The Twin Comanche, flown by a proficient, current, and alert pilot, can exhibit surprisingly good performance characteristics under the proper conditions. A good rule of thumb is: 10% under max gross weight is equivalent to a 20% increase in performance.
With a maximum gross weight of 3,600 pounds, the pilot needs to depart at no more than 3,240 pounds. to enjoy this performance benefit. Generally speaking this is most useful at high elevation airports.
Once you're established in the climb, your immediate attention should be to the trim crank. From the 'neutral' setting, a 1/4 to 1/2 turn of the crank usually keeps the airplane configured hands-off in the climb up through 1,000 feet AGL.
MAP (manifold pressure) and RPM settings are a controversial topic. Do you gain anything by throttling back? Performance-wise, no. The normally aspirated IO-320s are perfectly happy cranking along at WOT and 2700 RPM in the climb. What you gain, however, is the appreciation of your airport neighbors thanks to a decrease in engine noise. Your passengers will probably thank you as well. If nothing else, consider leaving the MAP alone and reducing power to 2500 RPM. Turbo Twin Comanche owners, please refer to the operating handbook for takeoff power limitations.
Click the auxiliary fuel pumps off at 1,000 feet AGL. Flip the switches individually and monitor fuel flow as you do so. If one of your engine driven fuel pumps has packed it in, now's the time you'll find out.
I prefer a cruise climb of 120 mph to 130 mph above 1,000 feet AGL. It provides more cooling airflow for the engines, as well as a more level flight deck for the passengers. If you have terrain to clear, continue climbing out at Vy (112 mph at max gross weight, sea level, standard atmospheric conditions.)
Checklist, checklist, checklist! Complicated airplanes are very unforgiving to pilots who refuse to use checklists. Have yours out and ready as you transition into cruise flight. Level off a full 100 feet below your target altitude and allow the aircraft to increase its speed. You'll levitate up to your cruise altitude by the time the airspeed has stopped increasing. The Twin Comanche is the only aircraft in which I use this procedure. A smooth level-off without overshoot comes from an intentional undershoot and a little patience.
Run through the cruise checklist. Now's the time to switch tanks, close the cowl flaps, reduce RPM to your desired cruise setting, reset the DG or HSI if need be, and start your fuel countdown timer.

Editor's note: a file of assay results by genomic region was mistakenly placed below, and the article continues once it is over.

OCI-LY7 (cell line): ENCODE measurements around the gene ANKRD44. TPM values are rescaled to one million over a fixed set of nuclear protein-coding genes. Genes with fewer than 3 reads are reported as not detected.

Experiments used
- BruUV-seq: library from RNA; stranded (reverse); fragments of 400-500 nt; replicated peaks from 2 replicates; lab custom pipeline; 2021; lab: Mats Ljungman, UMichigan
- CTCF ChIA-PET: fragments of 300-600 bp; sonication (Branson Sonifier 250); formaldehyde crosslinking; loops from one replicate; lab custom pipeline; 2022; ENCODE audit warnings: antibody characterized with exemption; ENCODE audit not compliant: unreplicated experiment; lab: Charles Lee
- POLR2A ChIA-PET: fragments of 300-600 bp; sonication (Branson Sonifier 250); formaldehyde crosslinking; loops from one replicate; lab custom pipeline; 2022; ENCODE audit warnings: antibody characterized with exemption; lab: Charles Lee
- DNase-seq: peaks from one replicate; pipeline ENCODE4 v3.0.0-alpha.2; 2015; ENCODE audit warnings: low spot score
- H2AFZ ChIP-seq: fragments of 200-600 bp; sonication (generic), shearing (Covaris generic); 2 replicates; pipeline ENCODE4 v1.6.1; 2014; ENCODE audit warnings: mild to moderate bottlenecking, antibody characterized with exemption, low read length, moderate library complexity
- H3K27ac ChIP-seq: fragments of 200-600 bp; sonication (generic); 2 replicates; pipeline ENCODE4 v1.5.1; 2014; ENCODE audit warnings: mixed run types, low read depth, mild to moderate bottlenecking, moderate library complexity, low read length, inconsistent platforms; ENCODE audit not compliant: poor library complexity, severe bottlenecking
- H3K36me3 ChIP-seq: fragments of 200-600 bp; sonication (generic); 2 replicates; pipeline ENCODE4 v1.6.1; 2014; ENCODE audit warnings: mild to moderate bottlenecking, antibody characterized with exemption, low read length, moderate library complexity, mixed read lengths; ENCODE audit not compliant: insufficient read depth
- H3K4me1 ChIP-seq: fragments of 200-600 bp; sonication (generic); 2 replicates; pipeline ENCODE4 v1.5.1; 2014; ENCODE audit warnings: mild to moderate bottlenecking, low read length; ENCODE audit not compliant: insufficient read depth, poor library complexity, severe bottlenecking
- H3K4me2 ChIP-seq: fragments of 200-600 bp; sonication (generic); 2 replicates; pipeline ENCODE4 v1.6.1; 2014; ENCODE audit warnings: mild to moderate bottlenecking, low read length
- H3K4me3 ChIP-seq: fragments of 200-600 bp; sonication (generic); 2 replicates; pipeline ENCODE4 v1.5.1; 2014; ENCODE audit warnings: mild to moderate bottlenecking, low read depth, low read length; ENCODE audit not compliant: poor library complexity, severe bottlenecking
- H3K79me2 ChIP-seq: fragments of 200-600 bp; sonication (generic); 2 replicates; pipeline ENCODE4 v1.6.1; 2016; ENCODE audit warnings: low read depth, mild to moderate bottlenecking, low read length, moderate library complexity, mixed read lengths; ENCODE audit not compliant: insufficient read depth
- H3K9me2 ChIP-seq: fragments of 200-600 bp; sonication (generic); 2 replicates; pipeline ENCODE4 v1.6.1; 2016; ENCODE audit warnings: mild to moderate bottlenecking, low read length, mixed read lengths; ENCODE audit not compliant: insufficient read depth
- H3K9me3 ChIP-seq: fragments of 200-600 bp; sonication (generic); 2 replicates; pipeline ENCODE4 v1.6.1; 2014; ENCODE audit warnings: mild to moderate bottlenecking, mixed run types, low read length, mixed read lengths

The Twin Comanche is very sensitive in pitch, especially at high airspeeds. Take your time trimming out the control pressures while maintaining your instrument scan. Tiny nudges on the trim crank go a long way. Also, consider that the attitude indicator is a somewhat imprecise instrument for determining your pitch angle. The false airplane 'wings' resting on the horizon bar will only need to move a millimeter to produce a significant climb or descent. Your primary instruments for maintaining bank and pitch during cruise flight in instrument conditions are the heading indicator and altimeter. Don't become distracted by the vertical speed indicator. The VSI becomes a primary instrument (or command instrument, if you subscribe to that philosophy of flying IFR) only when maintaining a constant-rate climb or descent.
Exert small pressures on the yoke to maintain your altitude. If you see the yoke moving, you're not exerting pressure, you're using control movements. This is especially important for the Twin Comanche. Due to the pitch sensitivity of the aircraft, it is very easy to enter a pilot-induced phugoid oscilation. Not only is this uncomfortable for your passengers, it is unnecessary. Again, the trim control is your friend.
Remember that within three minutes of arrival at the holding fix, you are permitted to reduce to your holding airspeed. In the Twin Comanche, I use 18" and 2400 RPM along with a fairly lean fuel/air mixture. In a normally-aspirated Twin Comanche, it is safe to lean to peak at 18" because you are well below 75% power. Since few of us regularly fly holds on a regular basis, it's easy to forget the basics of holding: hold entries, reporting established in the hold, and basic avionics stack setup. I practice an "if all else fails" method of hold entry that is foolproof. If for whatever reason your brain has turned to mush, fly directly to the fix, then turn to the outbound heading. You now have one minute (assuming a one minute leg has been assigned) to figure out which way to turn to stay in protected airspace. Remember: the controller isn't giving you points based on how pretty your racetrack looks on his scope. Just stay in protected airspace.